So what do we do now? The best we can do is to create conventions among ourselves as humans to dictate our morality, hope that we can adjust to optimize our own lives in the communities of these morals and find some way, if we can, to develop a justice with our knowledge, wisdom, and even the technologies that may one day provide us all with happy and prosperous lives.

[ Edited: 05 August 2013 01:22 PM by Scott Mayers ]
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Posted: 05 August 2013 01:29 PM   [ Ignore ]   [ # 40 ]
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Thevillageatheist - 05 August 2013 08:16 AM

Everyone who is a product of higher education, I.e. able to draw conclusions based on reason rather than intuition, is aware of stratification as our knowledge is a product of same. And yes there are those who attempt to reconcile their earlier held beliefs with the knowledge that religion, i.e. the supernatural element, isn’t fact based. And that these concepts of good and evil must be used to communicate with someone not well versed in the emperical method. I view them as nothing more than a method of communication, good and evil , angelic, satanic etc.as most Americans still believe these concepts are part of their “truth”. And no, I don’t believe that the function of science is to align in anyway with those self truths as you call them, but to dispell them as myths. As for truths, everyone forms their own regardless of the amount of or lack of knowledge gained via research or intuition. And in this instance, you’re right; your “truth” and mine will be unknowable.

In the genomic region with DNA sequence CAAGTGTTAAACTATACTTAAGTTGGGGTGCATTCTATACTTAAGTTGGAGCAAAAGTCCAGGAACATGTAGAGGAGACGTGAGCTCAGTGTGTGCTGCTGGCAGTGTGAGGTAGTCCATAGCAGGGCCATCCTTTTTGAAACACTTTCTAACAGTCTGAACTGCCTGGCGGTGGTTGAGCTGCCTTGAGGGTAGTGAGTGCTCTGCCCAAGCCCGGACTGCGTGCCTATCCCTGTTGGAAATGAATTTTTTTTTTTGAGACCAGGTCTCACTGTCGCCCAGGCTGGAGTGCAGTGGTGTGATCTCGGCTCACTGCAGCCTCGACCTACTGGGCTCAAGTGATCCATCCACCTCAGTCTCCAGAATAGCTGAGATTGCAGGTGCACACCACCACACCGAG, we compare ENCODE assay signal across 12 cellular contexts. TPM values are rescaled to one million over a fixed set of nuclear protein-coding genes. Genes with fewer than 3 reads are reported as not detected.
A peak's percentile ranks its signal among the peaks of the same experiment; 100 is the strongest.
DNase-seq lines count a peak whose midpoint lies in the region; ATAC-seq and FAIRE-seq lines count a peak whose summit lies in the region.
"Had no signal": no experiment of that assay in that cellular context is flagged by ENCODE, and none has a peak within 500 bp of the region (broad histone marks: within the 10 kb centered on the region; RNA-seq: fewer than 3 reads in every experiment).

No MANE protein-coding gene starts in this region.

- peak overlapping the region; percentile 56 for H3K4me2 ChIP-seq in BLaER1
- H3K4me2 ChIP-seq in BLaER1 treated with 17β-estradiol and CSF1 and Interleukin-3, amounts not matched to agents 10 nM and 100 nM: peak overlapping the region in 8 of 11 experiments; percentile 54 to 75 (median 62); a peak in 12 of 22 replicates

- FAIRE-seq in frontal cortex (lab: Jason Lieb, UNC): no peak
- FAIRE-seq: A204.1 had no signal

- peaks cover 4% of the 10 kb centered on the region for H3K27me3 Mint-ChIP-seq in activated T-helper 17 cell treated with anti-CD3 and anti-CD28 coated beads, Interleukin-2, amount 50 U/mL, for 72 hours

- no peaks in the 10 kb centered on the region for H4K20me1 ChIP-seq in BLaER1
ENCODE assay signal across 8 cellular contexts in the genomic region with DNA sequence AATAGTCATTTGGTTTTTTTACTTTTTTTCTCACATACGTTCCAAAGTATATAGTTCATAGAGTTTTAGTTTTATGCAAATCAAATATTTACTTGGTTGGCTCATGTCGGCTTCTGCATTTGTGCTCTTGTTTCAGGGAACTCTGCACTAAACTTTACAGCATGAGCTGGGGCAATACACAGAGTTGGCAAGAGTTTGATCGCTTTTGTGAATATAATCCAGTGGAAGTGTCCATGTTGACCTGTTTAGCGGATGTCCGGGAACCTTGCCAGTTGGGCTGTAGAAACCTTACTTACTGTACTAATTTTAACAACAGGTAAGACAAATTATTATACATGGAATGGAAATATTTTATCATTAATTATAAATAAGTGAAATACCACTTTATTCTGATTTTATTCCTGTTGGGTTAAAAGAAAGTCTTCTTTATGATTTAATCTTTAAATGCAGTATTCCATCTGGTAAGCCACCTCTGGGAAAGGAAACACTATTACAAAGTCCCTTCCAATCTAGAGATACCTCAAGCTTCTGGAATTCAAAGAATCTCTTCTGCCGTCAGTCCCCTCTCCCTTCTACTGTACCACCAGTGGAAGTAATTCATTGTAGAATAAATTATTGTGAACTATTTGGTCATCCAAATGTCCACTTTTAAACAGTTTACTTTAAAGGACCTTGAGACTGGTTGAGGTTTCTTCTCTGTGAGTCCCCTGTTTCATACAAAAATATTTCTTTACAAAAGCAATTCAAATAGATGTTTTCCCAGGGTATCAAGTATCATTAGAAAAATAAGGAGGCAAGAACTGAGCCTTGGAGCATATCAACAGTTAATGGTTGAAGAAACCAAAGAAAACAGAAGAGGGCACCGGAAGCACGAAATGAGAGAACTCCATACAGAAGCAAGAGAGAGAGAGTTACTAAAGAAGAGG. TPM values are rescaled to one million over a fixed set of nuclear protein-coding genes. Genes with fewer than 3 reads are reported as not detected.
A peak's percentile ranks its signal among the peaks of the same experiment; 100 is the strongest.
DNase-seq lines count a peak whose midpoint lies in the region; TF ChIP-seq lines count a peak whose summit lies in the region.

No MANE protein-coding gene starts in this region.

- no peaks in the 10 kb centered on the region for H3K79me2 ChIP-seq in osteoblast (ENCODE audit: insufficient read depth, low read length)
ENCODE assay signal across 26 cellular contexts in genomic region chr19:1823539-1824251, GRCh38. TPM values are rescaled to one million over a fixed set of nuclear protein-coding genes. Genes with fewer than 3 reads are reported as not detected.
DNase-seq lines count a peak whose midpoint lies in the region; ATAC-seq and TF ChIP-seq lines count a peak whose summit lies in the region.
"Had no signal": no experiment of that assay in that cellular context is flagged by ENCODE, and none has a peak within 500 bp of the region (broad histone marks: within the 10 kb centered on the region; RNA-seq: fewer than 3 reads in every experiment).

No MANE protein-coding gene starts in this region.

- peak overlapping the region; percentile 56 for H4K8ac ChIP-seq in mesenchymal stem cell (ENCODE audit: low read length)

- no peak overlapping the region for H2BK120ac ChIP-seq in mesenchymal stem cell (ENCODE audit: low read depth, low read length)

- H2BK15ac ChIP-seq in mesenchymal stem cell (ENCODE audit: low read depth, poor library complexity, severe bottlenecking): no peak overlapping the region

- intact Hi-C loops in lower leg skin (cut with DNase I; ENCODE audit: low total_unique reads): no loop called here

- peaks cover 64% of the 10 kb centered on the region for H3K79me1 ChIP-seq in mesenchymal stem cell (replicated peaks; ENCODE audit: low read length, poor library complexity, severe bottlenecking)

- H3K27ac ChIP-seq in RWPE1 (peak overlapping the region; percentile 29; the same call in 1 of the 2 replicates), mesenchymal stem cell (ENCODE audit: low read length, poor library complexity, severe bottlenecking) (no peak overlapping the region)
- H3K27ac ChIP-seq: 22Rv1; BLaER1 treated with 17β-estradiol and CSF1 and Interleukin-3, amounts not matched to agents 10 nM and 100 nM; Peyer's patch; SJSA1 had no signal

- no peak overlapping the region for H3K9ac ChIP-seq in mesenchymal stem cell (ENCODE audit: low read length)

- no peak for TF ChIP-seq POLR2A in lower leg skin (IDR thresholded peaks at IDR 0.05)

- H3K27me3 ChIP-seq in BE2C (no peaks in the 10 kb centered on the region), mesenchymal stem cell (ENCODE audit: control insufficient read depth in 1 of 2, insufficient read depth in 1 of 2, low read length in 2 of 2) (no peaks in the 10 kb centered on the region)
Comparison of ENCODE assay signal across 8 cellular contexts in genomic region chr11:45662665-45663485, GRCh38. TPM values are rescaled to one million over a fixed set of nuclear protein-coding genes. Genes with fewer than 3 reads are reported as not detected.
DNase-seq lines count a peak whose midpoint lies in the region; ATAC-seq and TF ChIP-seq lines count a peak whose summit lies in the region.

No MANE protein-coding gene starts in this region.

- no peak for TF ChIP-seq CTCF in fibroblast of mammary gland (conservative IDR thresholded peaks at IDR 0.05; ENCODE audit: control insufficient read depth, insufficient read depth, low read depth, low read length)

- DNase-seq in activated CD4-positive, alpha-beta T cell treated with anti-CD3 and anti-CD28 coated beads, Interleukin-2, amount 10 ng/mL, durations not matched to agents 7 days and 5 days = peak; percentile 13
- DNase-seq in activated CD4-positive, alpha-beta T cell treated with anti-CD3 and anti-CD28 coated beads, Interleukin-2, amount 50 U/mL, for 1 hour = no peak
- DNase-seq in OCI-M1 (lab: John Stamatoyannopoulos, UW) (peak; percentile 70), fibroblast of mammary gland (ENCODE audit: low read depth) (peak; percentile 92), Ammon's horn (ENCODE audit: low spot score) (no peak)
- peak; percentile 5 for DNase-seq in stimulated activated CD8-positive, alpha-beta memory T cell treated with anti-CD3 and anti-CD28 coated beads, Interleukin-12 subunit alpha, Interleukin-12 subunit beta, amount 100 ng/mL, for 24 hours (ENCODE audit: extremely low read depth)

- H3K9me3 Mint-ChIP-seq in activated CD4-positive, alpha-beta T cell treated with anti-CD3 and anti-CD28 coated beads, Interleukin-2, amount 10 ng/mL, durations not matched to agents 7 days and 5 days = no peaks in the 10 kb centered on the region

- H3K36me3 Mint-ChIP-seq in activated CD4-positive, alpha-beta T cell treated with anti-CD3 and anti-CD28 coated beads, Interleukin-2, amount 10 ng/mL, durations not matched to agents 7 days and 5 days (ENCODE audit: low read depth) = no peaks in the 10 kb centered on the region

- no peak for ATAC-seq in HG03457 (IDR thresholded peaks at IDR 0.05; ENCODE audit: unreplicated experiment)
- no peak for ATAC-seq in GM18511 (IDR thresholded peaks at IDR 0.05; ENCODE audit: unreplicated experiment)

I’m curious what the rationale might be for dismissing “intuition” as a valid means of inquiry.  To do so means you’re not playing with a complete deck.

What I said about “science” was that it is a discipline.  Not truth.  When I say “align with truth”, I mean improve the fidelity of our working model of Truth.

Not different from a Zen monk, sitting in zazen, or an orchestra tuning it’s instruments.

The multiplicity of personal “truths” that you refer to are relative to each other. The stuff that dreams are made of.  Not what I’m talking about.

The undivided singularity of “This”.

But to study “This”, we have to keep our right hemisphere in the game.

[ Edited: 05 August 2013 01:45 PM by brmckay ]
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Posted: 05 August 2013 02:12 PM   [ Ignore ]   [ # 41 ]